Rakhir
post Mar 23 2006, 08:15 AM
Post #7


Member
***

Group: Members
Posts: 346
Joined: 12-September 05
From: France
Member No.: 495



COROT set to join planet search
http://www.astronomy.com/asy/default.aspx?c=a&id=4054

A slight mistake in this article. They are still reporting a launch of COROT in June 2006. rolleyes.gif

-- Rakhir
Go to the top of the page
 
+Quote Post
GravityWaves
post Mar 29 2006, 08:03 PM
Post #8


Member
***

Group: Members
Posts: 124
Joined: 23-March 06
Member No.: 723



QUOTE (Toymaker @ Mar 16 2006, 04:29 PM) *
cancelled ?

Euros suddenly axe a mission that may upstage the US, that's a good one laugh.gif
I think you're confusing ESA with NASA : who almost cancelled everthing mad.gif except that CEV ! ( although we did get Dawn back, so I suppose we should be thanking them )

The Euros seem to have only cancelled about 1 mission in the last decade

some more on Corot
http://www.bautforum.com/showthread.php?t=38876
http://www.qi.com/talk/viewtopic.php?t=308...5ae2d4df484ab42
http://forum.nasaspaceflight.com/forums/th...id=1172&posts=2
http://www.webastro.net/forum/index.php?showtopic=10936
Go to the top of the page
 
+Quote Post
GravityWaves
post Mar 29 2006, 09:30 PM
Post #9


Member
***

Group: Members
Posts: 124
Joined: 23-March 06
Member No.: 723



QUOTE (ljk4-1 @ Feb 10 2006, 09:49 AM) *
Send a message to 47 Ursae Majoris:

http://www.cosmicconnexion.com/static/index.html

Apparently this exercise in Active SETI (ASETI) is the "celebration"
part of the COROT astronomy satellite mission to find extrasolar
planets, including Earth-size (Telluric) ones. COROT is set for
launch in June of 2006.


I'm all for listening for space signals but I'm not sure we should be pro-active giving away our position

PS
what kind of a childish dork wrote this message ' Killallhumans '
http://www.cosmicconnexion.com/visu.php?la...age=564&debut=0
'Le human-race is a parasite'
Thank you Mr.French Person for sending such a warm message to the stars
Go to the top of the page
 
+Quote Post
ljk4-1
post Mar 29 2006, 10:16 PM
Post #10


Senior Member
****

Group: Members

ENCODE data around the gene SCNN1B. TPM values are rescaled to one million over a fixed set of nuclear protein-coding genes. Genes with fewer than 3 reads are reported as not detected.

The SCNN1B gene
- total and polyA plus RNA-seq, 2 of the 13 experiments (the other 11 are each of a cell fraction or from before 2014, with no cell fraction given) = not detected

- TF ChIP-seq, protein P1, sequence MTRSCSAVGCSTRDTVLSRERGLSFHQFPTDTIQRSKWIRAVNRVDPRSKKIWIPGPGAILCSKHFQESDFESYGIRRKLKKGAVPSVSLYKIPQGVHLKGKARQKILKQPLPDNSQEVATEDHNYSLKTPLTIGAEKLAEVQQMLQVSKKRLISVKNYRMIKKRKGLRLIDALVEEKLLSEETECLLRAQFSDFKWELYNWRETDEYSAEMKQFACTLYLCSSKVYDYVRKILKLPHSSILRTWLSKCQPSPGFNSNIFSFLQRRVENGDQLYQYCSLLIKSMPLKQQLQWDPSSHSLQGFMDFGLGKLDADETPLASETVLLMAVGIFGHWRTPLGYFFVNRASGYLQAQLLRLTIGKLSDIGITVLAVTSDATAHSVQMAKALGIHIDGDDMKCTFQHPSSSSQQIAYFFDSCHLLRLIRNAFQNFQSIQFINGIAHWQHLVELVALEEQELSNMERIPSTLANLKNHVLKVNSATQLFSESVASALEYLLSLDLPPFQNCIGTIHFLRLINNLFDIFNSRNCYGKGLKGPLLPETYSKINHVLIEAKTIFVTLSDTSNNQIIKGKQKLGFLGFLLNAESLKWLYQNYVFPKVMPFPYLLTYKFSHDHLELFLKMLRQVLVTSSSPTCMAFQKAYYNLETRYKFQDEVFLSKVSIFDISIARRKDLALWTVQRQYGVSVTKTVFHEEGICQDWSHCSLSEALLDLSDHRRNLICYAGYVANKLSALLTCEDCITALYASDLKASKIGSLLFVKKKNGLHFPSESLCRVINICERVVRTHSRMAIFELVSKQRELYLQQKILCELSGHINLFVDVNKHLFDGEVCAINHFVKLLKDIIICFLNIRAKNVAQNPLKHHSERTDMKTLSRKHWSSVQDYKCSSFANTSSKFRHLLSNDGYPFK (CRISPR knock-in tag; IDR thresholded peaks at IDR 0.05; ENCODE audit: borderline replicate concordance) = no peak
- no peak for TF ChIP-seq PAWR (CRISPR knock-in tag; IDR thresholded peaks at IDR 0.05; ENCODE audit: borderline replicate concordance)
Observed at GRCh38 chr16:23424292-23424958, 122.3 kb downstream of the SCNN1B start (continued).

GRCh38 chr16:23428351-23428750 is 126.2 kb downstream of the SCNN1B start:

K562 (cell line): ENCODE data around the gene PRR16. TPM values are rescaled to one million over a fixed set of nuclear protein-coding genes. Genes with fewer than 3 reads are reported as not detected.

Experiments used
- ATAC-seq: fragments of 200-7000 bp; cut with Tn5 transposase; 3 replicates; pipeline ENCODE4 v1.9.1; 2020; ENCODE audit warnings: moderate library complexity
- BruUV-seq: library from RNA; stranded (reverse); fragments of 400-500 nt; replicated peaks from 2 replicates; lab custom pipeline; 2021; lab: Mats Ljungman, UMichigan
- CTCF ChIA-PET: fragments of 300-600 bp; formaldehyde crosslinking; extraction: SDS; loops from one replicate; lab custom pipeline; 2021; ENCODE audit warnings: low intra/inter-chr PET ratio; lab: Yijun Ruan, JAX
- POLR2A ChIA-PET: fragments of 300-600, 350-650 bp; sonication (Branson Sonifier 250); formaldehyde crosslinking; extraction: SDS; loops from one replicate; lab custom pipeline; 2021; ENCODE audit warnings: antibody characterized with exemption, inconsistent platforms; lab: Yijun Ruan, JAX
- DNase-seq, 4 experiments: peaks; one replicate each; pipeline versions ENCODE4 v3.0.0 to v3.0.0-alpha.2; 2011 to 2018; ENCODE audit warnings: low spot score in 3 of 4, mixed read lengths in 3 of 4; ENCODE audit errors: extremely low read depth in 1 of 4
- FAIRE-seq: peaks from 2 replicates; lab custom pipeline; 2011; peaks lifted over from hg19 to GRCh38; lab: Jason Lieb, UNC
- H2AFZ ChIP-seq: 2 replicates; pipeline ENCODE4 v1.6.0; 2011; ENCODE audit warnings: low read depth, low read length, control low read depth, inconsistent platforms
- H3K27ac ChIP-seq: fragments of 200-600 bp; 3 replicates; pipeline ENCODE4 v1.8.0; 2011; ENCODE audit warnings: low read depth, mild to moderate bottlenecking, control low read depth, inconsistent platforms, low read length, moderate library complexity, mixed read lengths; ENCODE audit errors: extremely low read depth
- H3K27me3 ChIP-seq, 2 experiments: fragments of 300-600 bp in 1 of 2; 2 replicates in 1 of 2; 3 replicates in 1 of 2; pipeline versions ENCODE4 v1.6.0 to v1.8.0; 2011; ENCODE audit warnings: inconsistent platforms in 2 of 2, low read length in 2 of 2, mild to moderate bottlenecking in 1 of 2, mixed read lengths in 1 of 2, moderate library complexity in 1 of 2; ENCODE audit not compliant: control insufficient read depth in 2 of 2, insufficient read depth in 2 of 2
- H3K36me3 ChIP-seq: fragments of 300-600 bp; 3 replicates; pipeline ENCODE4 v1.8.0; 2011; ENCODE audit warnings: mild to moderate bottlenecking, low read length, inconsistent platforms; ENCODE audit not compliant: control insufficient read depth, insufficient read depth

Posts: 2454
Joined: 8-July 05
From: NGC 5907
Member No.: 430



QUOTE (GravityWaves @ Mar 29 2006, 04:30 PM) *
I'm all for listening for space signals but I'm not sure we should be pro-active giving away our position

PS
what kind of a childish dork wrote this message ' Killallhumans '
http://www.cosmicconnexion.com/visu.php?la...age=564&debut=0
'Le human-race is a parasite'
Thank you Mr.French Person for sending such a warm message to the stars


This is more of a publicity stunt than a serious attempt at Active SETI.

While the particular "message" you cite is certainly juvenile and crude, I really
would not concern myself with it causing an interstellar invasion, and not just
because ETI probably would not understand French, English, or any other human
language outside of mathematics.

At best, this stunt might make an ETI aware of us as an artificial signal, but
its jumble of messages will likely be unintelligible to them. And recall that we
have been braodcasting our presence into the galaxy since the advent of
radio, television, and radar. Most of those signals already have many light
years on the Corot stunt.


--------------------
"After having some business dealings with men, I am occasionally chagrined,
and feel as if I had done some wrong, and it is hard to forget the ugly circumstance.
I see that such intercourse long continued would make one thoroughly prosaic, hard,
and coarse. But the longest intercourse with Nature, though in her rudest moods, does
not thus harden and make coarse. A hard, sensible man whom we liken to a rock is
indeed much harder than a rock. From hard, coarse, insensible men with whom I have
no sympathy, I go to commune with the rocks, whose hearts are comparatively soft."

- Henry David Thoreau, November 15, 1853

Go to the top of the page
 
+Quote Post
Toymaker
post Mar 30 2006, 10:42 AM
Post #11


Junior Member
**

Group: Members
Posts: 23
Joined: 20-February 06
From: Poland, Wroclaw
Member No.: 685



QUOTE
The Euros seem to have only cancelled about 1 mission in the last decade

They cancelled Eddington smile.gif

QUOTE
I'm all for listening for space signals but I'm not sure we should be pro-active giving away our position

You don't need to worry. Any advanced civilisation nearby would know our potential presence. We are close to detecting extra-solar planets capable of life, others will too. And you can detect planets much easier then radio signals which in reality are received in a very short range.
Go to the top of the page
 
+Quote Post
ljk4-1
post Mar 30 2006, 02:30 PM
Post #12


Senior Member
****

Group: Members
Posts: 2454
Joined: 8-July 05
From: NGC 5907
Member No.: 430



Astrophysics, abstract